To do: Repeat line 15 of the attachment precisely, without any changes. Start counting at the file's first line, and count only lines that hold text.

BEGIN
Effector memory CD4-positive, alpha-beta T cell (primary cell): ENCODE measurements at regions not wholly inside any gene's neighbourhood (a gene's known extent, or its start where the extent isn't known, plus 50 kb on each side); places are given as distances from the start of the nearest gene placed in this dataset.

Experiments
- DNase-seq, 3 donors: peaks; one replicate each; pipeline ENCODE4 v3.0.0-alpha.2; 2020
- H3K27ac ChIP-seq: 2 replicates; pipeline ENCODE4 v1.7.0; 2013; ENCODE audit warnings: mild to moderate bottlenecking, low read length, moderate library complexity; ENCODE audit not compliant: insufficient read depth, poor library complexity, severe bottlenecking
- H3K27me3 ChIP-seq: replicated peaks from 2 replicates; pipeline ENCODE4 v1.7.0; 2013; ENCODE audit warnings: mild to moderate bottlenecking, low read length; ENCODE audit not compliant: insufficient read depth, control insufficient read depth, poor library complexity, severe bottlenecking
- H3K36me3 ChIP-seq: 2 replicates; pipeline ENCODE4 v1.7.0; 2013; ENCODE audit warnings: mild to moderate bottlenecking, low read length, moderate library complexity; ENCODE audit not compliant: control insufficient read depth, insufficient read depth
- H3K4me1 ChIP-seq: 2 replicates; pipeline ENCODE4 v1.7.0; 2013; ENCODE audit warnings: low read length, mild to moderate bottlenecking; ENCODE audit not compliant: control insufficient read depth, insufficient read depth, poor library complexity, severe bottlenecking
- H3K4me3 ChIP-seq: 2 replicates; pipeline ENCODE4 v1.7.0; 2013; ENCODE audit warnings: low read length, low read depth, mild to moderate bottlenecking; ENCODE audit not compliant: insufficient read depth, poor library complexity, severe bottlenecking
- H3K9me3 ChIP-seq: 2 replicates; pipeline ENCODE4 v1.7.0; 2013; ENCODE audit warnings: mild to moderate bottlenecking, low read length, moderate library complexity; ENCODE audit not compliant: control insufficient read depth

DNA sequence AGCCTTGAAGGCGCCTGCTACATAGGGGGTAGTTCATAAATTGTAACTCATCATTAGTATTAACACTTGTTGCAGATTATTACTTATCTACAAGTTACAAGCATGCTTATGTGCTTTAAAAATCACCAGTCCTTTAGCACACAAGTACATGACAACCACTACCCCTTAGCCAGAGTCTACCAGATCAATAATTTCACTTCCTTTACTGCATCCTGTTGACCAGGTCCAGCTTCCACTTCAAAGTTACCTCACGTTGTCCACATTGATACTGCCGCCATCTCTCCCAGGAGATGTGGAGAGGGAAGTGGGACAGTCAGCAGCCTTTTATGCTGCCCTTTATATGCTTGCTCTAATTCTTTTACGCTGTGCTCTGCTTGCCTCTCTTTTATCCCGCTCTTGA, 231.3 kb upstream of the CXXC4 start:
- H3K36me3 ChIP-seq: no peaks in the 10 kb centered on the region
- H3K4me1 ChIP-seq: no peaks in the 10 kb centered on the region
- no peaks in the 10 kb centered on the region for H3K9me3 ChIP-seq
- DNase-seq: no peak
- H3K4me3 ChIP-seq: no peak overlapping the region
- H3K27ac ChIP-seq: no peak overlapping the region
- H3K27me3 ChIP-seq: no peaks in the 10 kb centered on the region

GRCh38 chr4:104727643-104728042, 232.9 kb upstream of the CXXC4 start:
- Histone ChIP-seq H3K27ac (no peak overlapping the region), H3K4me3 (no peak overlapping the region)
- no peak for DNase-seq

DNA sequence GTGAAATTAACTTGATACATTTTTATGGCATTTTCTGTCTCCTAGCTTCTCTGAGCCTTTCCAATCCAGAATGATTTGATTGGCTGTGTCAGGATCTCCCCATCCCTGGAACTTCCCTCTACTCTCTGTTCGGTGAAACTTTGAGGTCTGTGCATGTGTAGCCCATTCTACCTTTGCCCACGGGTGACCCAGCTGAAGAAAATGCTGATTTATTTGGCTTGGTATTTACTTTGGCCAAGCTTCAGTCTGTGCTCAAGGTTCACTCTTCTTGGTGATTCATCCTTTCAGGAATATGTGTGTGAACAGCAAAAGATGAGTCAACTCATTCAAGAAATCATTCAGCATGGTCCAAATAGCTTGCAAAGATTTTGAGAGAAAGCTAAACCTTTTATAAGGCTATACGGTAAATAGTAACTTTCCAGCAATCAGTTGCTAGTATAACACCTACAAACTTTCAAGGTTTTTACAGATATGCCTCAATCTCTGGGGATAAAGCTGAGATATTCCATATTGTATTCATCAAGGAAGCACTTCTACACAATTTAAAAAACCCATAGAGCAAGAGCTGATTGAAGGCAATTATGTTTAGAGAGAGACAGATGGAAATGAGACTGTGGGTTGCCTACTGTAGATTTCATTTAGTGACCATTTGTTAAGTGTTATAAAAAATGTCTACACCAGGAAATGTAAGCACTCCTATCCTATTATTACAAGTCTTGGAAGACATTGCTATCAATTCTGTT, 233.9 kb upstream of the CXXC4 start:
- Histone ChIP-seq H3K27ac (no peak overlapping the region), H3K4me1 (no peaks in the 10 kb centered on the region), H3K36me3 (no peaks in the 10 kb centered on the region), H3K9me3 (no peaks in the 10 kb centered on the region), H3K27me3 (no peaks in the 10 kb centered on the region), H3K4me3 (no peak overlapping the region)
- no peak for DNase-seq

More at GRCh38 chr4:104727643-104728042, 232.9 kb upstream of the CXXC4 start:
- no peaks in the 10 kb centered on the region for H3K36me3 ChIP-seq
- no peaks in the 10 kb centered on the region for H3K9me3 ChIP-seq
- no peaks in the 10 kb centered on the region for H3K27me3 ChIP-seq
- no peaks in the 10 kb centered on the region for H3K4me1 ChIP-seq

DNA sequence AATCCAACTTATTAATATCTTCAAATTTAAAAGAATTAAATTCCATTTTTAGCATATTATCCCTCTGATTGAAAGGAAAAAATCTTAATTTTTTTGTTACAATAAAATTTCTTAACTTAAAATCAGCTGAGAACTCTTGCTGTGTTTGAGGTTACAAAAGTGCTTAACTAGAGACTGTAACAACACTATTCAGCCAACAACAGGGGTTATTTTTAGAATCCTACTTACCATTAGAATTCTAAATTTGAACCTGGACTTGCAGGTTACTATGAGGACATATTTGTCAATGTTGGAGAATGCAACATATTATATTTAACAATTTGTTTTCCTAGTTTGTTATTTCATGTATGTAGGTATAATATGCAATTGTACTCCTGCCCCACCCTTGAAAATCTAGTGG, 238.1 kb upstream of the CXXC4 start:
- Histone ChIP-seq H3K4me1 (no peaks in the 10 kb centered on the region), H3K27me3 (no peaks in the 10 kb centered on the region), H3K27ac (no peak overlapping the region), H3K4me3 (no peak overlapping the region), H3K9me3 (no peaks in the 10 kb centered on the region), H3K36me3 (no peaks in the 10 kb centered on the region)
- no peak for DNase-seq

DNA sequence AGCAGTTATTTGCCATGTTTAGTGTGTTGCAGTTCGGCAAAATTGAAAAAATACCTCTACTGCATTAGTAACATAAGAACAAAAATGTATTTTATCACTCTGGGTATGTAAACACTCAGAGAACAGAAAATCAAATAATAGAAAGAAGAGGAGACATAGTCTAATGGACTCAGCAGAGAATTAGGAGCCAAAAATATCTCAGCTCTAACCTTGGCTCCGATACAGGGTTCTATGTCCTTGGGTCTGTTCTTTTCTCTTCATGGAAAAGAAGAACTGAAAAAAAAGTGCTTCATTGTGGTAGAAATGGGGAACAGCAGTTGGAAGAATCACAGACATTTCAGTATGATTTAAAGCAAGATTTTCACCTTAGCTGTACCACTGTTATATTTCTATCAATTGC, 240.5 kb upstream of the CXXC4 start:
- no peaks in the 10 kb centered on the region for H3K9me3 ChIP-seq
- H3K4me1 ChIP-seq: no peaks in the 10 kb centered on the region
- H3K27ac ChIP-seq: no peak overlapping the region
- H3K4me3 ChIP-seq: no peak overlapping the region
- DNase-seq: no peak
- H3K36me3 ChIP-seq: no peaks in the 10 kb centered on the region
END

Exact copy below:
- H3K4me3 ChIP-seq: no peak overlapping the region